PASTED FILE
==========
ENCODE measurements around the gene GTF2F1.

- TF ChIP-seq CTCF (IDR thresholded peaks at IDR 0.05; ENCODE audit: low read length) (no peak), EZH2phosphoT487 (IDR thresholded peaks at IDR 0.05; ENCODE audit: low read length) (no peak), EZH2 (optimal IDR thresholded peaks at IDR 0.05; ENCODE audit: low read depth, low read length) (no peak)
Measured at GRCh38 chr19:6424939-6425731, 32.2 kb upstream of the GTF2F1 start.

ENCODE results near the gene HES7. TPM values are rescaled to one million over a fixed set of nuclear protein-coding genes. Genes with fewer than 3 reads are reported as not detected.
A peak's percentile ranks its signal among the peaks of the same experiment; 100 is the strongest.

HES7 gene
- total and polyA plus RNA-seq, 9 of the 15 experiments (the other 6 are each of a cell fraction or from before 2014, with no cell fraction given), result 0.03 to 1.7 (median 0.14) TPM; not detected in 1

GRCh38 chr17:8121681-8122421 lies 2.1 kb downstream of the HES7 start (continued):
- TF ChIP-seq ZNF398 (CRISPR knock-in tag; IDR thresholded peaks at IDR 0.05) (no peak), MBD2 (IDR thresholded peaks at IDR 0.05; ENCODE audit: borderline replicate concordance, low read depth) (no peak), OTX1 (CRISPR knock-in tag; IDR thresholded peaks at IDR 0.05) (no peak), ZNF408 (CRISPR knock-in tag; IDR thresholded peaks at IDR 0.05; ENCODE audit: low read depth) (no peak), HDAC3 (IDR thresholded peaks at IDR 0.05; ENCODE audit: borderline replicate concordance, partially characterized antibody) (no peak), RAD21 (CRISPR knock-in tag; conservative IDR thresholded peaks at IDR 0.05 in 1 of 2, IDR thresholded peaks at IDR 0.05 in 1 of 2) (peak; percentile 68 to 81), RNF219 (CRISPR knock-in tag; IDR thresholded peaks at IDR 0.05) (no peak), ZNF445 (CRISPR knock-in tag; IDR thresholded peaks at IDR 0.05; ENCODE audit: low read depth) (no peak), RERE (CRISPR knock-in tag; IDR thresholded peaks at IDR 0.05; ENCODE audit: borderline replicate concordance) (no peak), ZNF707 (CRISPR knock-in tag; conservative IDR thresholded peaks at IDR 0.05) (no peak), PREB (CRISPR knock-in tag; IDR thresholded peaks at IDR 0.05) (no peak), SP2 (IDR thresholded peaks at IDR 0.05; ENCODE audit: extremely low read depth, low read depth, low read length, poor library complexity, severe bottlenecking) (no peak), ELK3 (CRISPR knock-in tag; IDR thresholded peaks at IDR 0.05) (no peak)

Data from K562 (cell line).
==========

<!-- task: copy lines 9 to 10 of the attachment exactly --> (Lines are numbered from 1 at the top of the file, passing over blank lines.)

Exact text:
- TF ChIP-seq ZNF398 (CRISPR knock-in tag; IDR thresholded peaks at IDR 0.05) (no peak), MBD2 (IDR thresholded peaks at IDR 0.05; ENCODE audit: borderline replicate concordance, low read depth) (no peak), OTX1 (CRISPR knock-in tag; IDR thresholded peaks at IDR 0.05) (no peak), ZNF408 (CRISPR knock-in tag; IDR thresholded peaks at IDR 0.05; ENCODE audit: low read depth) (no peak), HDAC3 (IDR thresholded peaks at IDR 0.05; ENCODE audit: borderline replicate concordance, partially characterized antibody) (no peak), RAD21 (CRISPR knock-in tag; conservative IDR thresholded peaks at IDR 0.05 in 1 of 2, IDR thresholded peaks at IDR 0.05 in 1 of 2) (peak; percentile 68 to 81), RNF219 (CRISPR knock-in tag; IDR thresholded peaks at IDR 0.05) (no peak), ZNF445 (CRISPR knock-in tag; IDR thresholded peaks at IDR 0.05; ENCODE audit: low read depth) (no peak), RERE (CRISPR knock-in tag; IDR thresholded peaks at IDR 0.05; ENCODE audit: borderline replicate concordance) (no peak), ZNF707 (CRISPR knock-in tag; conservative IDR thresholded peaks at IDR 0.05) (no peak), PREB (CRISPR knock-in tag; IDR thresholded peaks at IDR 0.05) (no peak), SP2 (IDR thresholded peaks at IDR 0.05; ENCODE audit: extremely low read depth, low read depth, low read length, poor library complexity, severe bottlenecking) (no peak), ELK3 (CRISPR knock-in tag; IDR thresholded peaks at IDR 0.05) (no peak)

Data from K562 (cell line).